This review was undertaken to investigate the evidence base on how adults with mental health problems experience civil, family and criminal justice in the UK. The focus is on both formal justice systems and processes, such as civil and criminal courts and tribunals, and informal ones, such as advice and information. The areas of interest cover criminal, civil, family and employment justice and the research reviewed came from a broad range of academic disciplines and sources, provided they met with the quality criteria set out in advanced of the review.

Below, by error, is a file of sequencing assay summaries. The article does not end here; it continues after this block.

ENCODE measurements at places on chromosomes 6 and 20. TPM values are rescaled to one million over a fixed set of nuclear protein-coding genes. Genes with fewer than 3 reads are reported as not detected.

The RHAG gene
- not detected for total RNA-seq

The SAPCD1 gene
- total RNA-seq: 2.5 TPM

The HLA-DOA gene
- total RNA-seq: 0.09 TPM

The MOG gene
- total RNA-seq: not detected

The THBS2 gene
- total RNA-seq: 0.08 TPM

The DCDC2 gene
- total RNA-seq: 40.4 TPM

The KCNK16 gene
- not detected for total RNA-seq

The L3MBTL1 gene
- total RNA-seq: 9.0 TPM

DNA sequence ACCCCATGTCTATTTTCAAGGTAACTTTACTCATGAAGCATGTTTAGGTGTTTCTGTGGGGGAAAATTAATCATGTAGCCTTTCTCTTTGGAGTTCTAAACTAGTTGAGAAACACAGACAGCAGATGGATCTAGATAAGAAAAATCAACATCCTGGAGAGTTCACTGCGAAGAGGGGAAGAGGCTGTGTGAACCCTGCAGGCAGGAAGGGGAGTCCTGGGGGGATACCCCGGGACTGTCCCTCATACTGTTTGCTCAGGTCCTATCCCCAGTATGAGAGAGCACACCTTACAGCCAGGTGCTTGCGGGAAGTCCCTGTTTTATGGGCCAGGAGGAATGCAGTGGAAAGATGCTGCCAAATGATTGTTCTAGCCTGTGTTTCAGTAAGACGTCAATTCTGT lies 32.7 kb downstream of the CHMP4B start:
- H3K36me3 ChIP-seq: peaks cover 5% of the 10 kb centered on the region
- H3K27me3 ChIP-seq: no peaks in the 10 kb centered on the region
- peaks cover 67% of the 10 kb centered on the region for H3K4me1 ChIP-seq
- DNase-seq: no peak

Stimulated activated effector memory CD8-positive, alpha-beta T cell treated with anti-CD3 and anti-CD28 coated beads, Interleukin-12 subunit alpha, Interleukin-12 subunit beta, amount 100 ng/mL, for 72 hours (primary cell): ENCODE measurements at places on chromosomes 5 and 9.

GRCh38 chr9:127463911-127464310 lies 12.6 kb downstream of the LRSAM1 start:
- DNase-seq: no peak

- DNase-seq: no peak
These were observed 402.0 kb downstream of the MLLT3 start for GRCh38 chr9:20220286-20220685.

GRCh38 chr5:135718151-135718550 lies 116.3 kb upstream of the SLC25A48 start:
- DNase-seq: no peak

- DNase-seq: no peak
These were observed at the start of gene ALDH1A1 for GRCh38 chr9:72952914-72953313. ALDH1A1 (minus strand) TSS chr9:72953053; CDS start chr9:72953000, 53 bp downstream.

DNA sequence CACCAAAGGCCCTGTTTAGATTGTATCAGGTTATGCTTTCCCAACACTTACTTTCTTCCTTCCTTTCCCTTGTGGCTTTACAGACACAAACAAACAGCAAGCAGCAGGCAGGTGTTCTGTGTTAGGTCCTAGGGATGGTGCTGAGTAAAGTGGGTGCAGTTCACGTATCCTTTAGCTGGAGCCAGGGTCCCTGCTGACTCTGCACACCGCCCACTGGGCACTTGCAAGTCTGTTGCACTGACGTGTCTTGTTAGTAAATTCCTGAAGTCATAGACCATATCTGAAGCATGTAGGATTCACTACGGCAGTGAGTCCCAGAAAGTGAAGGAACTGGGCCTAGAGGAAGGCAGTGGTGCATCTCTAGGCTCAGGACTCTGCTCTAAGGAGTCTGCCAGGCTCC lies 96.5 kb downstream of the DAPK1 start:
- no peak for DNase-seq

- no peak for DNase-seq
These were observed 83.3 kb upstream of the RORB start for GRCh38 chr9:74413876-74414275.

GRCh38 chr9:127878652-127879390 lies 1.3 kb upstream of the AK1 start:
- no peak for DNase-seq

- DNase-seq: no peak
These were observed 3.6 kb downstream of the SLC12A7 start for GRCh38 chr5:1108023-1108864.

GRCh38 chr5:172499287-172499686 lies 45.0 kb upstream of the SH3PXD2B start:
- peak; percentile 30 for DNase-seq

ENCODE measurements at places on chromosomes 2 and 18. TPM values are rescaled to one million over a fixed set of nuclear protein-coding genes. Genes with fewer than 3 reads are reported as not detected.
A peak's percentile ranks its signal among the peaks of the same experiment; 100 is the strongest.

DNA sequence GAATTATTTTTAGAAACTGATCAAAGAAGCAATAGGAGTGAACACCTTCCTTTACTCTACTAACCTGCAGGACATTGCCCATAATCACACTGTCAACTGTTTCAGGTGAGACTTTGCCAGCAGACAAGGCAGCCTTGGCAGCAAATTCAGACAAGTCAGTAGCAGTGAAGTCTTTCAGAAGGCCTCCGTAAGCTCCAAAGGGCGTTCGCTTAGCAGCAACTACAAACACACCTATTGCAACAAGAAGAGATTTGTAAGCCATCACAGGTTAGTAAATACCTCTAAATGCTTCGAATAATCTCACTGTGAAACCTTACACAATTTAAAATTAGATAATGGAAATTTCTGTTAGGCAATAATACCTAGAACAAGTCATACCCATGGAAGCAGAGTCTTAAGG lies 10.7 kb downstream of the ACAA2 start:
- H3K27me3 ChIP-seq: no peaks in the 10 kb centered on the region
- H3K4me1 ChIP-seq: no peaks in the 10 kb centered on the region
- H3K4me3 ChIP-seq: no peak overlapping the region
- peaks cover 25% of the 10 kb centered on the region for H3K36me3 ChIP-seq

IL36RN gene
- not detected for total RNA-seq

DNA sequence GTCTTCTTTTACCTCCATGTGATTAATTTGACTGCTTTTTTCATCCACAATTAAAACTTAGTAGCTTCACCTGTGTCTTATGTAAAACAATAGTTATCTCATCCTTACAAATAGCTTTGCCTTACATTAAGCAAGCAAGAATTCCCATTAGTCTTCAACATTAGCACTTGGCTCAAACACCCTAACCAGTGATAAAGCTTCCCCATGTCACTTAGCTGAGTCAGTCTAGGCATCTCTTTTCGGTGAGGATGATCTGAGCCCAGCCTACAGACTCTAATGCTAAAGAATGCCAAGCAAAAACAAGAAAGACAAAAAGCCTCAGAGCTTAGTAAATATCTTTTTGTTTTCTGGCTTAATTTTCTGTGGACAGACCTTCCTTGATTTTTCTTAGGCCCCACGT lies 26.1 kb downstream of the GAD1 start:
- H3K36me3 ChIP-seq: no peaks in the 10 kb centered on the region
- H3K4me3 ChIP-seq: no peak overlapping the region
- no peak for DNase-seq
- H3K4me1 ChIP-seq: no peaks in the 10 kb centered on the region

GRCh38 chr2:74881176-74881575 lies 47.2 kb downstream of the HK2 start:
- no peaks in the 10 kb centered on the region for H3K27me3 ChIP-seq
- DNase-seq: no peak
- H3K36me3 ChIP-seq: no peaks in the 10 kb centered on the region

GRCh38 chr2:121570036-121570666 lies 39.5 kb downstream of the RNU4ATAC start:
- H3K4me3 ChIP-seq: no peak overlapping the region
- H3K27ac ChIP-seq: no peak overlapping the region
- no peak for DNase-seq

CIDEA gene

The original questions of the review focused on the actual experiences adults with mental health problems have when attempting to access justice systems and processes. The main findings were as follows; adults with mental health problems are over-represented in populations of offenders; adults with mental health problems are more at risk of crime victimisation than the general population; adults with mental health problems are likely to experience higher rates of some civil justiciable problems; risk factors associated with mental health problems and offending include homelessness, substance misuse and history of offending. There is evidence prejudicial attitudes within the criminal justice system may result in negative justice outcomes for adults with mental health problems and decisions being made based on an incorrect understanding of mental health problems. Discrimination and prejudice against adults with mental health problems may deter people from disclosing their mental health problems, seeking advice or support for fear of disclosure.